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Florida Bar v. Dunagan
Florida Supreme Court
731 So. 2d 1237 (1999)
In 1992, Mr. Dunagan (defendant), an attorney, represented William and Paula Leucht in the acquisition of a restaurant business. In registering the name of the business, Mr. Dunagan mistakenly omitted Mrs. Leucht’s name as an owner. In later dealings involving the business, Mr. Dunagan represented that Mr. Leucht was the sole owner of the business. In 1996, Mr. Dunagan sent a letter to the Port Orange Police Department whose jurisdiction included one of the Leuchts’ restaurants. The letter stated that Mr. Leucht was the sole owner of the restaurant and that he intended to terminate two employees and to prevent them from returning to the premises. The letter indicated that the police might be called upon if anything got out of hand. Several days later, Mr. Dunagan filed a divorce petition on behalf of Mr. Leucht. Mr. Dunagan did not seek Mrs. Leucht’s consent to represent her husband. A few days later, Mrs. Leucht was told by a restaurant employee that Mr. Leucht was the business’s sole owner and that Mrs. Leucht was not to enter the premises. She went to the restaurant nevertheless and was forcibly removed by the police and arrested for disorderly conduct. She insisted to the police that she was a co-owner of the business. The trial judge overseeing the Leuchts’ divorce ordered that the restaurant business be distributed equally between the couple. Mrs. Leucht filed a malpractice suit against Mr. Dunagan. The Florida Bar (plaintiff) brought a disciplinary action against him. After a hearing, the referee issued findings and recommended a 90-day suspension. Mr. Dunagan appealed.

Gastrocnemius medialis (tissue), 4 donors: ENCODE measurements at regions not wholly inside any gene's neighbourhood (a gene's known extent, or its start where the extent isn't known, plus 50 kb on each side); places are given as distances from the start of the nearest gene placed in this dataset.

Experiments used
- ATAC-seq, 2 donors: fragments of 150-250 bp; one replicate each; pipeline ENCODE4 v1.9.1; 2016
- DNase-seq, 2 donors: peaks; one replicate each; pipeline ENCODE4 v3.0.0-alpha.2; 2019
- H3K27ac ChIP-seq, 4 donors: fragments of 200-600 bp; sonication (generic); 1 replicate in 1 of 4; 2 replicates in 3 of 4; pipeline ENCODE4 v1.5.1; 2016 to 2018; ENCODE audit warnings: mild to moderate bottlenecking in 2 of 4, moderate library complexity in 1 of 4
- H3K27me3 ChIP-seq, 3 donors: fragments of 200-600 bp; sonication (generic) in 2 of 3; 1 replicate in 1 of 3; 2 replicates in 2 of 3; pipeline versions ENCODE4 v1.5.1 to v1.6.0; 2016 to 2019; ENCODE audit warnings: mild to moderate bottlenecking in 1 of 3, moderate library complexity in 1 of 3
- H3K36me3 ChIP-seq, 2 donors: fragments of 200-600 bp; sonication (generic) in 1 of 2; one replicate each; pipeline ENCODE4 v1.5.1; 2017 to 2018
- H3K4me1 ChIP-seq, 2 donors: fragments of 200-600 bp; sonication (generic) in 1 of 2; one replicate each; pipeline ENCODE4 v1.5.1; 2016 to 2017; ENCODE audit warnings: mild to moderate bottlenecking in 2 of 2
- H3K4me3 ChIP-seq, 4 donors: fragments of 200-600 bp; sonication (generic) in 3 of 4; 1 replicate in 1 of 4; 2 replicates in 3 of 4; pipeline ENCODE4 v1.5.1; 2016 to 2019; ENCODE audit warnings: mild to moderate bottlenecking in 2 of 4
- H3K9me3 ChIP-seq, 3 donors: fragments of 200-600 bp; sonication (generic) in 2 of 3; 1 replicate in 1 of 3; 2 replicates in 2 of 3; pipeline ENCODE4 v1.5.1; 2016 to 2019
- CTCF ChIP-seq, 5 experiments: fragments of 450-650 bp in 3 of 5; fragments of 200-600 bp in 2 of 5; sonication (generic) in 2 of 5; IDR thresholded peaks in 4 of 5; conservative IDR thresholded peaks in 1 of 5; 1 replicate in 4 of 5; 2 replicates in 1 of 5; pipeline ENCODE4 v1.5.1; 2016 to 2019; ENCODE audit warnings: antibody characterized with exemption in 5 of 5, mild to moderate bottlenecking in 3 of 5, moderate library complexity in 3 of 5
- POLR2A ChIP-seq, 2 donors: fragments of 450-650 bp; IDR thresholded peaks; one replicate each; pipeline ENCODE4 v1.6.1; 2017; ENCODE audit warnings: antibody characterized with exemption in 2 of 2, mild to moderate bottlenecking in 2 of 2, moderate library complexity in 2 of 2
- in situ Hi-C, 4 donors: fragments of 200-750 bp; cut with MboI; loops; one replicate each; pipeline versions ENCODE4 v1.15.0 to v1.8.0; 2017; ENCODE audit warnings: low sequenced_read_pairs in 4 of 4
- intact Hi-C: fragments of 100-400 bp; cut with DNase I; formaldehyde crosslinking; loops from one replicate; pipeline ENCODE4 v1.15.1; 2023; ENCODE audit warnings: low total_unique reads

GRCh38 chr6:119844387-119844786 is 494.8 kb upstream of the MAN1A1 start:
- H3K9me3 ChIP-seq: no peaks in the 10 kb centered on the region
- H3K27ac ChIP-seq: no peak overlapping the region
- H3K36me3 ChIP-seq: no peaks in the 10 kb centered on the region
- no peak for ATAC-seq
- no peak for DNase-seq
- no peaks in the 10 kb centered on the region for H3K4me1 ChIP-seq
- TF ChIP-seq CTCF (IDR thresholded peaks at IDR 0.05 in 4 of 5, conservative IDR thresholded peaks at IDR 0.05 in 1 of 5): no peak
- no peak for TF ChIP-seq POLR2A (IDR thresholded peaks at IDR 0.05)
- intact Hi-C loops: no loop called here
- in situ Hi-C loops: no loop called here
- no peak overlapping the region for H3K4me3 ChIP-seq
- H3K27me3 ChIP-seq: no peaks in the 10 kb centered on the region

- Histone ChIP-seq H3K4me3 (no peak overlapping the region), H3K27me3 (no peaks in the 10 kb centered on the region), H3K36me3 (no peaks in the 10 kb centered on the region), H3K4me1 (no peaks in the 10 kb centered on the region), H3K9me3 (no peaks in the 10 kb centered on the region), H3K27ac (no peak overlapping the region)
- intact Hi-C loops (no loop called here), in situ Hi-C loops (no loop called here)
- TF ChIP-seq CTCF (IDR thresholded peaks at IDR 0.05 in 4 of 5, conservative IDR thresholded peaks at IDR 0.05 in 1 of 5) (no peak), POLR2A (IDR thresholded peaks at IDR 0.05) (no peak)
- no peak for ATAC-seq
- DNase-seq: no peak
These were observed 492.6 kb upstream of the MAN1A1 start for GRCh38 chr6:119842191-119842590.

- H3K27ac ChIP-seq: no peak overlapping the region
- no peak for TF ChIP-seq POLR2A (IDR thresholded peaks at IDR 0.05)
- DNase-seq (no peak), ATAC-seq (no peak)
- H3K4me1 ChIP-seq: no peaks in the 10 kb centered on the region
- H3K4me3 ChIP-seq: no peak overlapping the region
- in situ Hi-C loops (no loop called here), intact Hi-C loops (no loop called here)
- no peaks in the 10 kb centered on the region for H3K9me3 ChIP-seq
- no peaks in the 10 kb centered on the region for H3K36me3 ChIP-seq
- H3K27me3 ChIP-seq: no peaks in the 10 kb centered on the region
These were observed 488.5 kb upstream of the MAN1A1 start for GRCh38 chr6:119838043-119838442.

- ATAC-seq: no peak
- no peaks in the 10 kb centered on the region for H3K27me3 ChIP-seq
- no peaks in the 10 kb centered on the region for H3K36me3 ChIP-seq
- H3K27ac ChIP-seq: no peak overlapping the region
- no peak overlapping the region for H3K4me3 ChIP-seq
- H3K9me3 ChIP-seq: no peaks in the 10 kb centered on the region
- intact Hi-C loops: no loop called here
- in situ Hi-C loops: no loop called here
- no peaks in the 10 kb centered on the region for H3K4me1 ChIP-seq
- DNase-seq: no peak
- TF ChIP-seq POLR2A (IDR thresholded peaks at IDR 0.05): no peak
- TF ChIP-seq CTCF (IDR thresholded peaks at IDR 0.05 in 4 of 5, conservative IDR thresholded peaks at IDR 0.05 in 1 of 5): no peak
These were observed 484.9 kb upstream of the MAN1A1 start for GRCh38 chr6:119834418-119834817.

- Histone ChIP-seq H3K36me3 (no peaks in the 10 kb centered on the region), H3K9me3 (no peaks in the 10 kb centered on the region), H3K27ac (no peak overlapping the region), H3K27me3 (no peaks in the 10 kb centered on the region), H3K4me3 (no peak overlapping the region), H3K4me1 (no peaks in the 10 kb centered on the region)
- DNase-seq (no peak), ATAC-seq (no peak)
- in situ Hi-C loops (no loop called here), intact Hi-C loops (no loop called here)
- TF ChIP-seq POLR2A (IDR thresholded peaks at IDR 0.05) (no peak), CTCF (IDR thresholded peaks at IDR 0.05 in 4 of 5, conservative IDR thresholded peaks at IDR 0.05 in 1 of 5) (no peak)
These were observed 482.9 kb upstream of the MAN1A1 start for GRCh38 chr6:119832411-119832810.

Rule of Law
Holding and Reasoning (Per curiam)
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